• According to a Material Economics study commissioned by Sitra, switching to the circular use of the four largest materials in terms of emissions – steel, plastics, aluminium and cement – is indispensable to cutting global greenhouse gas emissions and achieving the Paris Agreement. A more circular economy could cut EU industrial emissions by more than half by 2050.
  • The study explores a broad range of opportunities for steel, plastics, aluminium and cement and two large use segments for these materials (passenger cars and buildings). The measures identified could reduce EU industrial emissions by 56% (300 Mt) annually by 2050, more than half of what is necessary to achieve net zero emissions. Globally, the reductions could be 3.6 billion tonnes per year in the same period.


The circular economy and biodiversity

  • Circular economy interventions in four key sectors – agriculture, construction, textiles and forestry – can halt global biodiversity loss and help the world’s biodiversity recover to the same levels as in the year 2000 by 2035, according to a study by Sitra.
  • Circular interventions can have the largest positive impact in food and agriculture. Merely by shifting to more alternative proteins and regenerative agriculture, and by reducing food waste by half, biodiversity loss could be halted by 2035.
  • In practice, the transition to a circular economy in the food and agriculture sector will make it possible to produce the food humanity consumes on a much smaller area of agricultural land and with fewer inputs such as fertilisers, leaving more room for nature to thrive. According to the study, which captures the impacts on biodiversity from changes in land use, the circular interventions examined could, for example, free up agricultural land corresponding to as much as 1.5 times the size of the European Union for other uses by 2050.
  • Many circular interventions that tackle biodiversity loss also reduce greenhouse gas emissions, not least those solutions that give us more value from our biomass. Substituting alternative proteins for meat and reducing food waste are the two solutions in the study with the most impact and are also practices that people can easily adopt. In the food and agriculture sector, the transition to a circular economy would reduce methane emissions from agriculture by as much as 90% by 2050.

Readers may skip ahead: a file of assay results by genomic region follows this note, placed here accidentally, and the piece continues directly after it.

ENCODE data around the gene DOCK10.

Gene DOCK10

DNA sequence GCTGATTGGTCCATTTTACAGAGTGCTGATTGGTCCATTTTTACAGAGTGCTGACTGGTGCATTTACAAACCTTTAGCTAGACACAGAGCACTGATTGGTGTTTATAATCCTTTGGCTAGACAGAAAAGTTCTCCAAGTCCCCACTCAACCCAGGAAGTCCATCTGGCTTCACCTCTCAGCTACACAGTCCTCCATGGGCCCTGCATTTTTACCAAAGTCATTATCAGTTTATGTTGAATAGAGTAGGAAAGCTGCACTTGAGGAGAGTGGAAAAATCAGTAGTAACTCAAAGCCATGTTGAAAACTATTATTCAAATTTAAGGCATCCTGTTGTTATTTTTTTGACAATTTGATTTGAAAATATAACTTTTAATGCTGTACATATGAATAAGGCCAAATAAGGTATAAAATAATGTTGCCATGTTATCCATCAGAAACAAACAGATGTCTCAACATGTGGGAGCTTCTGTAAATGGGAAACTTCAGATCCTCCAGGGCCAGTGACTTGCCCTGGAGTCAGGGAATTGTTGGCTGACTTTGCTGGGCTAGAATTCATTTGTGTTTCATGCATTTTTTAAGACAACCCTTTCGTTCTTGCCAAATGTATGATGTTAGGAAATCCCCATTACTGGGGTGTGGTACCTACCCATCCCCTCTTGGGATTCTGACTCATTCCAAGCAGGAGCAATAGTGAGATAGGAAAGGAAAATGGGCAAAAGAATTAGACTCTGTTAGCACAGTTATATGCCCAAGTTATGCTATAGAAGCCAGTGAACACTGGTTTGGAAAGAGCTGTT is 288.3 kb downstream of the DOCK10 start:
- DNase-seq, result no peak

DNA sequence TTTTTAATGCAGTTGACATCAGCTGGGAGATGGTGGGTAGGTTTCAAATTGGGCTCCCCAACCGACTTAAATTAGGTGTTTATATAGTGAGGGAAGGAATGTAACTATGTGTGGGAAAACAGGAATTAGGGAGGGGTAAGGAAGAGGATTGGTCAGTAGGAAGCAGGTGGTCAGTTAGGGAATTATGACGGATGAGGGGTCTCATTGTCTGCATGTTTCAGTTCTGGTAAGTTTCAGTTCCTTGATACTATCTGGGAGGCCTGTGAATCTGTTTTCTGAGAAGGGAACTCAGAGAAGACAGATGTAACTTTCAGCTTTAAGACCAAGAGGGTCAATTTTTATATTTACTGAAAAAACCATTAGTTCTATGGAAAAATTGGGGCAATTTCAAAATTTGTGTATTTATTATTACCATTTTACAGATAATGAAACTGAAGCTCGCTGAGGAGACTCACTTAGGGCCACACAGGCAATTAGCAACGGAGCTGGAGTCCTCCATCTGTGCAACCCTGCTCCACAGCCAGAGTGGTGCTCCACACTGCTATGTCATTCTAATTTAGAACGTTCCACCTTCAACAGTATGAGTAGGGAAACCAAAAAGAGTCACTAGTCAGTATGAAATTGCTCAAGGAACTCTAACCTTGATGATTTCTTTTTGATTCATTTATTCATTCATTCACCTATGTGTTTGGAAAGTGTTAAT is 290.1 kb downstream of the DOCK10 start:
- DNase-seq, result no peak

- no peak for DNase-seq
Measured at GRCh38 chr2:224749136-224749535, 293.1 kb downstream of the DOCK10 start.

Source: Tackling root causes – Halting biodiversity loss through the circular economy

The circular economy, materials and waste

High-income countries use six times more materials per capita and are responsible for ten times more climate impacts per capita than low-income countries. Material use has increased more than three times over the last fifty years. It continues to grow on average over 2.3% per year. (Source: Global Resources Outlook 2024 by IRP – to be published)

Mainstreaming circular solutions is essential to living within the safe limits of the planet. Effectively adopting the circular economy across key global systems could allow us to fulfil people’s needs equitably, with only 70% of the materials we now use. (Sources: Circularity Gap Report 2023 & Circularity Gap Report 2022 by Circle Economy Foundation)

The world generates 49 Mt of electronic waste worth 63 billion dollars per year; only 20% is collected and recycled under appropriate conditions. (Source: )

Surprising facts about the circular economy

  • Today, our economies are using about 1.6 Earths; this means that we’re using about 60% more of the earth’s resources than it can regenerate every year. By 2050, with an increased global population and a resulting rise in consumption, that “overshoot” could get to 3-4 Earths, which is clearly unsustainable.
  • Today, the world produces over 2 billion tonnes of solid waste, and that’s expected to grow to 3.4 billion tonnes by 2050. About one-third of that waste is not managed properly. By volume, global waste includes 44% food and organics, 17% paper and 12% plastic – all valuable commodities.
  • We’re throwing away over 50 million tonnes of electronic and electric goods, worth 63 billion dollars, every year, including rare earth minerals, gold and copper.
  • Why are landfills especially insidious? In addition to taking up otherwise productive land, this explanation from Waste Dive is especially helpful: “When trash is packed into a pile, the oxygen-free environment supports bacteria that thrive in those conditions. As the microbes degrade the waste, they release carbon dioxide and methane. The latter is… 84 times more potent of a global warming agent than carbon dioxide in the first 20 years of its release.
  • Many of us waste food every day. About 22% of global emissions and 30% of energy consumption come from the food sector. At the same time, nearly one-third of all food produced is wasted, and food waste continues to be the top product found in landfills.
  • Humanity will throw away 148 million tonnes of clothing each year by 2030. Approximately 500 billion dollars in value is at stake by adopting circular fashion solutions, keeping valuable materials out of landfills and reducing our reliance on virgin commodities.